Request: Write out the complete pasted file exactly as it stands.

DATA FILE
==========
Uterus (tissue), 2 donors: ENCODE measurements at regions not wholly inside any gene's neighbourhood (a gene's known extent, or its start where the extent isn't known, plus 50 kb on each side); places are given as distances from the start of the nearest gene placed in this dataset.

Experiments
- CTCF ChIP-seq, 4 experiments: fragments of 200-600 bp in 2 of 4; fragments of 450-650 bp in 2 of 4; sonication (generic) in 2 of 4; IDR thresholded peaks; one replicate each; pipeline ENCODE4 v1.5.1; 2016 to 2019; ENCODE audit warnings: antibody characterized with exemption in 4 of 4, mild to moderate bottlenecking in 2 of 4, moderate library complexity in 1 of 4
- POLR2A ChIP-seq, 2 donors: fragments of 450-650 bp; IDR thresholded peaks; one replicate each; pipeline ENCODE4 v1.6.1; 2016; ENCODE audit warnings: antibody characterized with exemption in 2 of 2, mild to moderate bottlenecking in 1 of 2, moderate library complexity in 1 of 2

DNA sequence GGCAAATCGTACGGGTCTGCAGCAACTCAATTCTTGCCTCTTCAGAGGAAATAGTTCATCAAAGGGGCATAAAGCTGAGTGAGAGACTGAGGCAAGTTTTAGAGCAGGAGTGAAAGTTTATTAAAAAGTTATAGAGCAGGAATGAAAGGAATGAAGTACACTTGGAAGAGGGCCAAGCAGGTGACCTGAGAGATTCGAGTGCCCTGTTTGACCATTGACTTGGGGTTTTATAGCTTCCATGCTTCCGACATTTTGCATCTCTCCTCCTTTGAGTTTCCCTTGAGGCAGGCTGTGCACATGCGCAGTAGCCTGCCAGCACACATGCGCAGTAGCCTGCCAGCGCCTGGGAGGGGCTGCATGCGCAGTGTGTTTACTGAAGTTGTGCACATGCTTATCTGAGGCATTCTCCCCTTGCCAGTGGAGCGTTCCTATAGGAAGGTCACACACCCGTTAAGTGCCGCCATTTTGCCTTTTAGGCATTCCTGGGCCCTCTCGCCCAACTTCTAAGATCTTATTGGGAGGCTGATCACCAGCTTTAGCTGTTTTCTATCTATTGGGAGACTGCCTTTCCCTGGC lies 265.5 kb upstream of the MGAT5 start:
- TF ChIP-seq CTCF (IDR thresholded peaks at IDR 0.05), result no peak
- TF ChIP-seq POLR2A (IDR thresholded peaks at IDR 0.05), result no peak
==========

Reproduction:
Uterus (tissue), 2 donors: ENCODE measurements at regions not wholly inside any gene's neighbourhood (a gene's known extent, or its start where the extent isn't known, plus 50 kb on each side); places are given as distances from the start of the nearest gene placed in this dataset.

Experiments
- CTCF ChIP-seq, 4 experiments: fragments of 200-600 bp in 2 of 4; fragments of 450-650 bp in 2 of 4; sonication (generic) in 2 of 4; IDR thresholded peaks; one replicate each; pipeline ENCODE4 v1.5.1; 2016 to 2019; ENCODE audit warnings: antibody characterized with exemption in 4 of 4, mild to moderate bottlenecking in 2 of 4, moderate library complexity in 1 of 4
- POLR2A ChIP-seq, 2 donors: fragments of 450-650 bp; IDR thresholded peaks; one replicate each; pipeline ENCODE4 v1.6.1; 2016; ENCODE audit warnings: antibody characterized with exemption in 2 of 2, mild to moderate bottlenecking in 1 of 2, moderate library complexity in 1 of 2

DNA sequence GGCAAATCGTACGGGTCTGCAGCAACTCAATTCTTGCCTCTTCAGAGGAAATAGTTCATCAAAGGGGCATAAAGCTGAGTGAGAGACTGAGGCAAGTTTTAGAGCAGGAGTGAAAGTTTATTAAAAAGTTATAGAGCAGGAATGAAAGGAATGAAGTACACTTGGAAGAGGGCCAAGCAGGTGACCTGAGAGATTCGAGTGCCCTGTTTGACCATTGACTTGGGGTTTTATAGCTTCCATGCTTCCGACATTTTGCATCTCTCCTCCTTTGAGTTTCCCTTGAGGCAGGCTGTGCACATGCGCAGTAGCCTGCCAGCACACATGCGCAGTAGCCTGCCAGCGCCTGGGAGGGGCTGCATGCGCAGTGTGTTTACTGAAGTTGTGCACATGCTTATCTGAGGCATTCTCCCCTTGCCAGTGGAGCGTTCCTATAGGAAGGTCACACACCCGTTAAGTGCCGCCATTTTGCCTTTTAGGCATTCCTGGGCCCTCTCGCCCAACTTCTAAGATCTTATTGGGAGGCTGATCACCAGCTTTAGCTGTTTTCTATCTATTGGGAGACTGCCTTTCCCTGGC lies 265.5 kb upstream of the MGAT5 start:
- TF ChIP-seq CTCF (IDR thresholded peaks at IDR 0.05), result no peak
- TF ChIP-seq POLR2A (IDR thresholded peaks at IDR 0.05), result no peak